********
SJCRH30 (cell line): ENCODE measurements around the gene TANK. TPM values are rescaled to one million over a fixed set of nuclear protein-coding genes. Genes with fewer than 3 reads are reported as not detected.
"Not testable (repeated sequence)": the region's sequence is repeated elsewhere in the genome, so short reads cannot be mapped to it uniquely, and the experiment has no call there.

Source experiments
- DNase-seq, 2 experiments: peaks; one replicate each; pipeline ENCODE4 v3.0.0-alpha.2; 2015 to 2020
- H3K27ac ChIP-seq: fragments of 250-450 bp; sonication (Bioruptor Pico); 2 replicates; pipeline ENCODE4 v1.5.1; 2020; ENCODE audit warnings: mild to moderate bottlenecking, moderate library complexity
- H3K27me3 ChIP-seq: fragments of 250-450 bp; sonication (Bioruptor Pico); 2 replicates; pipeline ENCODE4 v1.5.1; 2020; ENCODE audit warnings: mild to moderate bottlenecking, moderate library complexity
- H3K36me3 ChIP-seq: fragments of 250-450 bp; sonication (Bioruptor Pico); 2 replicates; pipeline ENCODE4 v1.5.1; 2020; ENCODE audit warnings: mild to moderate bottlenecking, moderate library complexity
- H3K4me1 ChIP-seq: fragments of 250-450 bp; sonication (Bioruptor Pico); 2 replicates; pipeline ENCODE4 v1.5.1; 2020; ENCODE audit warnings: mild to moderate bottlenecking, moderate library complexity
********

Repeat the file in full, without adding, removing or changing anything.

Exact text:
SJCRH30 (cell line): ENCODE measurements around the gene TANK. TPM values are rescaled to one million over a fixed set of nuclear protein-coding genes. Genes with fewer than 3 reads are reported as not detected.
"Not testable (repeated sequence)": the region's sequence is repeated elsewhere in the genome, so short reads cannot be mapped to it uniquely, and the experiment has no call there.

Source experiments
- DNase-seq, 2 experiments: peaks; one replicate each; pipeline ENCODE4 v3.0.0-alpha.2; 2015 to 2020
- H3K27ac ChIP-seq: fragments of 250-450 bp; sonication (Bioruptor Pico); 2 replicates; pipeline ENCODE4 v1.5.1; 2020; ENCODE audit warnings: mild to moderate bottlenecking, moderate library complexity
- H3K27me3 ChIP-seq: fragments of 250-450 bp; sonication (Bioruptor Pico); 2 replicates; pipeline ENCODE4 v1.5.1; 2020; ENCODE audit warnings: mild to moderate bottlenecking, moderate library complexity
- H3K36me3 ChIP-seq: fragments of 250-450 bp; sonication (Bioruptor Pico); 2 replicates; pipeline ENCODE4 v1.5.1; 2020; ENCODE audit warnings: mild to moderate bottlenecking, moderate library complexity
- H3K4me1 ChIP-seq: fragments of 250-450 bp; sonication (Bioruptor Pico); 2 replicates; pipeline ENCODE4 v1.5.1; 2020; ENCODE audit warnings: mild to moderate bottlenecking, moderate library complexity